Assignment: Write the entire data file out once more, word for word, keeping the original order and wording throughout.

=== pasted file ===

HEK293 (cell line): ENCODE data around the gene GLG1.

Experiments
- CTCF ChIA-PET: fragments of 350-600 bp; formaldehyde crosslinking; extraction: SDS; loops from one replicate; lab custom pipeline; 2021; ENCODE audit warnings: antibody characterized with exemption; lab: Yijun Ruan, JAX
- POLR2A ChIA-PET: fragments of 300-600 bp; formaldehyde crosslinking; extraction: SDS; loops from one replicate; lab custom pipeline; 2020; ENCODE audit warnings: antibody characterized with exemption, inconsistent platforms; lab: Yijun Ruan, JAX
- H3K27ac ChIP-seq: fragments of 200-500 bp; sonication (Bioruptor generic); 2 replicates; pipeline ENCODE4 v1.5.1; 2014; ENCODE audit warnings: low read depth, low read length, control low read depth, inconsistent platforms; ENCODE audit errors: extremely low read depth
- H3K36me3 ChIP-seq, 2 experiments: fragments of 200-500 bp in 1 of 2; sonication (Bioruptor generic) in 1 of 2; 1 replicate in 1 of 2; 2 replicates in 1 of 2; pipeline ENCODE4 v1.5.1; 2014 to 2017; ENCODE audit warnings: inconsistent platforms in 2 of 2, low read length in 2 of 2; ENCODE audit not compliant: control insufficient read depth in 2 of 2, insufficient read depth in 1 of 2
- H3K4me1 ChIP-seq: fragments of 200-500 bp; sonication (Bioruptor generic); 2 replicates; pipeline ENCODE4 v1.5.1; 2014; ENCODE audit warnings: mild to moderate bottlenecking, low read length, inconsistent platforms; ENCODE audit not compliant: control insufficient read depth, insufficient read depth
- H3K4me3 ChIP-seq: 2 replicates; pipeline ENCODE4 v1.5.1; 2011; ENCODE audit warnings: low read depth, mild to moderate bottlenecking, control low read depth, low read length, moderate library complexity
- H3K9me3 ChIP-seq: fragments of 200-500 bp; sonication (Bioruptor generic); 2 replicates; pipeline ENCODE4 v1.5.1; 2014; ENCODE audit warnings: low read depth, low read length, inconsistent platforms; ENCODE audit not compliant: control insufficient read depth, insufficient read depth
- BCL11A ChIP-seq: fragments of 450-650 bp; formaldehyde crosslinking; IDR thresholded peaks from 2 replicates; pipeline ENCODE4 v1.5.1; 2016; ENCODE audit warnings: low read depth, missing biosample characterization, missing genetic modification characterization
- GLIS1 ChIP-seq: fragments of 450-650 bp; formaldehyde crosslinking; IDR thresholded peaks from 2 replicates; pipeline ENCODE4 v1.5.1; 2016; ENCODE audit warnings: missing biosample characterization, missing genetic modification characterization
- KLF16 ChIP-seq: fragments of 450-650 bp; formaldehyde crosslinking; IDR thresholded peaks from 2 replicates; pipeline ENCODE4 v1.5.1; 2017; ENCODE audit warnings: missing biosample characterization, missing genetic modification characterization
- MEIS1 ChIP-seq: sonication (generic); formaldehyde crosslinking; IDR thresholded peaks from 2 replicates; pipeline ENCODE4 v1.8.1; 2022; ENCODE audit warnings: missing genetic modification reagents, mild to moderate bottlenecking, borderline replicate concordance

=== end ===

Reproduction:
HEK293 (cell line): ENCODE data around the gene GLG1.

Experiments
- CTCF ChIA-PET: fragments of 350-600 bp; formaldehyde crosslinking; extraction: SDS; loops from one replicate; lab custom pipeline; 2021; ENCODE audit warnings: antibody characterized with exemption; lab: Yijun Ruan, JAX
- POLR2A ChIA-PET: fragments of 300-600 bp; formaldehyde crosslinking; extraction: SDS; loops from one replicate; lab custom pipeline; 2020; ENCODE audit warnings: antibody characterized with exemption, inconsistent platforms; lab: Yijun Ruan, JAX
- H3K27ac ChIP-seq: fragments of 200-500 bp; sonication (Bioruptor generic); 2 replicates; pipeline ENCODE4 v1.5.1; 2014; ENCODE audit warnings: low read depth, low read length, control low read depth, inconsistent platforms; ENCODE audit errors: extremely low read depth
- H3K36me3 ChIP-seq, 2 experiments: fragments of 200-500 bp in 1 of 2; sonication (Bioruptor generic) in 1 of 2; 1 replicate in 1 of 2; 2 replicates in 1 of 2; pipeline ENCODE4 v1.5.1; 2014 to 2017; ENCODE audit warnings: inconsistent platforms in 2 of 2, low read length in 2 of 2; ENCODE audit not compliant: control insufficient read depth in 2 of 2, insufficient read depth in 1 of 2
- H3K4me1 ChIP-seq: fragments of 200-500 bp; sonication (Bioruptor generic); 2 replicates; pipeline ENCODE4 v1.5.1; 2014; ENCODE audit warnings: mild to moderate bottlenecking, low read length, inconsistent platforms; ENCODE audit not compliant: control insufficient read depth, insufficient read depth
- H3K4me3 ChIP-seq: 2 replicates; pipeline ENCODE4 v1.5.1; 2011; ENCODE audit warnings: low read depth, mild to moderate bottlenecking, control low read depth, low read length, moderate library complexity
- H3K9me3 ChIP-seq: fragments of 200-500 bp; sonication (Bioruptor generic); 2 replicates; pipeline ENCODE4 v1.5.1; 2014; ENCODE audit warnings: low read depth, low read length, inconsistent platforms; ENCODE audit not compliant: control insufficient read depth, insufficient read depth
- BCL11A ChIP-seq: fragments of 450-650 bp; formaldehyde crosslinking; IDR thresholded peaks from 2 replicates; pipeline ENCODE4 v1.5.1; 2016; ENCODE audit warnings: low read depth, missing biosample characterization, missing genetic modification characterization
- GLIS1 ChIP-seq: fragments of 450-650 bp; formaldehyde crosslinking; IDR thresholded peaks from 2 replicates; pipeline ENCODE4 v1.5.1; 2016; ENCODE audit warnings: missing biosample characterization, missing genetic modification characterization
- KLF16 ChIP-seq: fragments of 450-650 bp; formaldehyde crosslinking; IDR thresholded peaks from 2 replicates; pipeline ENCODE4 v1.5.1; 2017; ENCODE audit warnings: missing biosample characterization, missing genetic modification characterization
- MEIS1 ChIP-seq: sonication (generic); formaldehyde crosslinking; IDR thresholded peaks from 2 replicates; pipeline ENCODE4 v1.8.1; 2022; ENCODE audit warnings: missing genetic modification reagents, mild to moderate bottlenecking, borderline replicate concordance